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Mia’s Story

Meet Mia. A three-and-a-half-year old little girl from a small town in Massachusetts. Severe dysphagia, microcephaly, laryngeal cleft, hip dysplasia, club feet, nystagmus, AND the ONLY person in the world missing the chromosome she is missing. Thriving day by day, and becoming an amazing independent little girl.

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Learning How to Live a Positive, Healthy Life with Dysphagia

Meet Caterine Kamber. Caterine’s daughter, Aurelie Micah-Pearl, has been on a pureed food diet her whole life after being on a nasal feeding tube for her first year of life. Having Down syndrome and being a very sensitive being, Caterine has looked at the very best foods to support her health. Aurelie is now 16 and thrives with good health and vibrant energy. Caterine and her family believe in organic, nutritious, gluten free, clean food. Years of research on how to utilize nutrition for optimum health have lead them to the creation of a convenient, pre-packaged organic pureed meal that has given us peace of mind, social freedom and great health.


Aurelie was featured in the 2021 Dysphagia Awareness Month “Share Your Story” Campaign

Caterine’s passion for supporting her daughter’s health and nutrition led her to develop Ceres – Sunny Puree, a whole meal pureed food, all organic, gluten free, paleo-friendly and vegan. The purees are ready to eat in just minutes, simply by adding hot or cold water. Visit Caterine’s website to learn more:



Below are some videos that Caterine has created to share with the NFOSD community on how she is supporting her daughter and how she works to help others:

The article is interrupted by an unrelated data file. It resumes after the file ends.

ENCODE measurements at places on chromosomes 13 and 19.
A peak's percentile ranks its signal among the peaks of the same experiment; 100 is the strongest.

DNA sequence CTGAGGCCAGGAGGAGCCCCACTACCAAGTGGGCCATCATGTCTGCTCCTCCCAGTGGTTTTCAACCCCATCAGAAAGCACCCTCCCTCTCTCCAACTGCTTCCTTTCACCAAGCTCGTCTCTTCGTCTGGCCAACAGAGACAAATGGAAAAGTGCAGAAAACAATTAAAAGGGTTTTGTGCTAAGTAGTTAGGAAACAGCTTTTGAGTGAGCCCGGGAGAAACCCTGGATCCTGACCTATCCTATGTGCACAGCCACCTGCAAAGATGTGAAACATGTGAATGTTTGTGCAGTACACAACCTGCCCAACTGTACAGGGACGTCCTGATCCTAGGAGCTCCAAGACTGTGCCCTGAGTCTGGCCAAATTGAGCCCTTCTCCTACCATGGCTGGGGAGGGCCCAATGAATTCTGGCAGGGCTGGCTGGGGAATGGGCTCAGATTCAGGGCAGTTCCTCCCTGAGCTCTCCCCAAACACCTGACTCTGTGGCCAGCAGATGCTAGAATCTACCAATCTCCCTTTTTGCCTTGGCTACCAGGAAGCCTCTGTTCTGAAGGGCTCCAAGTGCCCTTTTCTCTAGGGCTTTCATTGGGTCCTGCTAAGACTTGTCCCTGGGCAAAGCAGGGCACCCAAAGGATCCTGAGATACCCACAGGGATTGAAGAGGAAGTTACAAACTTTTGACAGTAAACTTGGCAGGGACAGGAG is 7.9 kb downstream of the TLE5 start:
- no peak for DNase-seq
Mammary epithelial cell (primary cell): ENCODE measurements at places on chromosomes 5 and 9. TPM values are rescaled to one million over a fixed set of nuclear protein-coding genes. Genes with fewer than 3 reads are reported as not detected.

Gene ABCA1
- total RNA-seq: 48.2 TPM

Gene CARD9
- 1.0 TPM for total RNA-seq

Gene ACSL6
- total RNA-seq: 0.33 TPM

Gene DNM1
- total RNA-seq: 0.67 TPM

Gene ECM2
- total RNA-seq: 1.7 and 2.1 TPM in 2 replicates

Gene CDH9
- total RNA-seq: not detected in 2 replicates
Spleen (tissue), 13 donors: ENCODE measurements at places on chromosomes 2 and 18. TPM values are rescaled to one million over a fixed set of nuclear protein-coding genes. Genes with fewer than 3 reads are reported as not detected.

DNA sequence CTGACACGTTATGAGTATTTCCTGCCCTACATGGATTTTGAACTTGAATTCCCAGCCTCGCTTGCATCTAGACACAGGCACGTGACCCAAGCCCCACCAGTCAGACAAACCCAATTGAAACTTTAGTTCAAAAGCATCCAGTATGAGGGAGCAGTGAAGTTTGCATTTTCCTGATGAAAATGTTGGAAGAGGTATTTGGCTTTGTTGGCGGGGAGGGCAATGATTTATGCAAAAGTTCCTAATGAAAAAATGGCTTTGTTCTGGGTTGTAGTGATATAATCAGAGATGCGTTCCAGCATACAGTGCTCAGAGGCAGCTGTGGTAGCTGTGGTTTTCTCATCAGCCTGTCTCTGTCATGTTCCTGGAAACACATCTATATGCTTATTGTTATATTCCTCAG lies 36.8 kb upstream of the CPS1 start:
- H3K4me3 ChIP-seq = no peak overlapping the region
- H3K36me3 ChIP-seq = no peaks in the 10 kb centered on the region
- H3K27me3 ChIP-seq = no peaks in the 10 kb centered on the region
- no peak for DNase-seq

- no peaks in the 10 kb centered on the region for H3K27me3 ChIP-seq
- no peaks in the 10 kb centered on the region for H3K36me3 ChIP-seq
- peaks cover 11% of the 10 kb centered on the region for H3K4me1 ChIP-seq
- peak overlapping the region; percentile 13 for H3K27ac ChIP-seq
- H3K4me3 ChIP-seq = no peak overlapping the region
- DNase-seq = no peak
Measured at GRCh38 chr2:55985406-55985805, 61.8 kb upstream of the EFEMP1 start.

How To Live a Positive, Healthy Life with Dysphagia


Learn about Caterine’s Breakfast Recipe!


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Share Your Story

Swallowing disorders are estimated to impact 510 million people worldwide. We invite you to share your swallowing disorder story because there are many who are unaware of the significant impact dysphagia has on an individual and their loved ones.

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Inside a Swallowing Disorder Support Group

By Bryn Nelson. This is article was first published in March 2016 on mosaicscience.com. It is republished here under Creative Commons.

A visit to a dysphagia support group in Seattle to explore what life is like when you struggle to swallow.

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An SLP with ACC

“I’m sorry, but you have cancer.”

With those six jarring words, my life was suddenly divided into two stark contrasts: B.C. (before cancer) and A.C. (after cancer).  While on the phone with my otolaryngologist, who had just operated on me the day before, I fumbled for a piece of paper and a pen to write down the diagnosis. Adenoid Cystic Carcinoma. I remember asking him to spell it. “A-D-E-N-O-I-D-C-Y-S-T-I-C.” A type of salivary gland cancer seemingly arising from my sinus cavity.

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